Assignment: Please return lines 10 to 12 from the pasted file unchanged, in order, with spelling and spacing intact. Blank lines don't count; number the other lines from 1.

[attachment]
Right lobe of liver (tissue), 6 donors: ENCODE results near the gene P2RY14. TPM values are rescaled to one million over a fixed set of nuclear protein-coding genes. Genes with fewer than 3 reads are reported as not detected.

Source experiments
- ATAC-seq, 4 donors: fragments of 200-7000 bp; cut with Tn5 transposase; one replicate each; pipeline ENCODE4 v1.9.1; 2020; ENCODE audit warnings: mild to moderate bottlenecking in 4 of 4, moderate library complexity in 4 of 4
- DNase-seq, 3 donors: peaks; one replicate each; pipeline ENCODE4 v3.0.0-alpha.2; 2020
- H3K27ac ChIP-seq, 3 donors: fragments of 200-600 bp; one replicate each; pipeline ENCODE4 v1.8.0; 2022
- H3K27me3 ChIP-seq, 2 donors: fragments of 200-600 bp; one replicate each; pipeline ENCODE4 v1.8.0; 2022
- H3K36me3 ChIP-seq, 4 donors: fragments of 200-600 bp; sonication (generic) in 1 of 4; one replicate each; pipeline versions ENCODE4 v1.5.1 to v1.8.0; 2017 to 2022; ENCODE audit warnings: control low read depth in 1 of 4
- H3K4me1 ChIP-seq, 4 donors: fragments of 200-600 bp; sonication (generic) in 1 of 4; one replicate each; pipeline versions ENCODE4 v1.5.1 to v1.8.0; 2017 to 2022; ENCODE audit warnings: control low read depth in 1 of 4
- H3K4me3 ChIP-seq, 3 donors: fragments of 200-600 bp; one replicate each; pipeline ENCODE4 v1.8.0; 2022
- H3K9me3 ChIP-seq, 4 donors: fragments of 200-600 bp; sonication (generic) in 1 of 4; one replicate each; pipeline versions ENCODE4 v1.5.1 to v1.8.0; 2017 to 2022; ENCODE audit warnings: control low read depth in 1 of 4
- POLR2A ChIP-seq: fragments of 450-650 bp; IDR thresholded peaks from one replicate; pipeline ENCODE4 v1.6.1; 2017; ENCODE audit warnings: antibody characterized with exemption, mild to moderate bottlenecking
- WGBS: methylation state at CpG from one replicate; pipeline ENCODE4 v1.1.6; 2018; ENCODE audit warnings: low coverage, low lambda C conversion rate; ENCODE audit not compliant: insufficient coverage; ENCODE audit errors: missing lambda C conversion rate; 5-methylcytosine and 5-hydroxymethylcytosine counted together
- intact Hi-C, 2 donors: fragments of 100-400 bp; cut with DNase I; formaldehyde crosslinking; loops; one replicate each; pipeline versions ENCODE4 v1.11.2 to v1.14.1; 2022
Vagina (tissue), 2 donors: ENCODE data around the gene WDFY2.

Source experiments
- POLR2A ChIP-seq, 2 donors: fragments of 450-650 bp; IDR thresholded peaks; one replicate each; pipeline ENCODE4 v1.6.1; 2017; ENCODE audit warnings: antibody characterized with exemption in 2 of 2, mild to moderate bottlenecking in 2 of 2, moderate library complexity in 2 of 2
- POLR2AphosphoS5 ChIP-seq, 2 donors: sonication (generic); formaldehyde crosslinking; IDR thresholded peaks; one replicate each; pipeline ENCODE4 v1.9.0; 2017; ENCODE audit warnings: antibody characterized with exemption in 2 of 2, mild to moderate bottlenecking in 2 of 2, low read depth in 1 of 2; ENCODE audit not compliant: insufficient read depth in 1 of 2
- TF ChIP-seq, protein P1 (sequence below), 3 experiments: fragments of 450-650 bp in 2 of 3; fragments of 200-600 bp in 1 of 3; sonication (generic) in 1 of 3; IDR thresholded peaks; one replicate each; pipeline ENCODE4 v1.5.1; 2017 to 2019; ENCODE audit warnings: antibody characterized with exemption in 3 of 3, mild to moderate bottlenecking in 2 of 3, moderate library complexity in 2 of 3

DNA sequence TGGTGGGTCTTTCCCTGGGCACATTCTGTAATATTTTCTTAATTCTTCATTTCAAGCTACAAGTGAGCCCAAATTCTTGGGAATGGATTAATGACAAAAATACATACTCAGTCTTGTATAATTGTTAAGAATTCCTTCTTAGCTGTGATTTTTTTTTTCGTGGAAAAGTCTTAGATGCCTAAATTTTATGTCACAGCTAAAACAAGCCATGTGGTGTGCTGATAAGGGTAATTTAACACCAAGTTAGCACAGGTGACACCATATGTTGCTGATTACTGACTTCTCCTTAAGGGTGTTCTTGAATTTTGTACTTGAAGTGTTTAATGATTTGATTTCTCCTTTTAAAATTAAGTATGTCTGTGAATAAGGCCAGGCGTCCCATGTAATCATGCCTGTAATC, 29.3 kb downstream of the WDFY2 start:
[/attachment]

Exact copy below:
- H3K9me3 ChIP-seq, 4 donors: fragments of 200-600 bp; sonication (generic) in 1 of 4; one replicate each; pipeline versions ENCODE4 v1.5.1 to v1.8.0; 2017 to 2022; ENCODE audit warnings: control low read depth in 1 of 4
- POLR2A ChIP-seq: fragments of 450-650 bp; IDR thresholded peaks from one replicate; pipeline ENCODE4 v1.6.1; 2017; ENCODE audit warnings: antibody characterized with exemption, mild to moderate bottlenecking
- WGBS: methylation state at CpG from one replicate; pipeline ENCODE4 v1.1.6; 2018; ENCODE audit warnings: low coverage, low lambda C conversion rate; ENCODE audit not compliant: insufficient coverage; ENCODE audit errors: missing lambda C conversion rate; 5-methylcytosine and 5-hydroxymethylcytosine counted together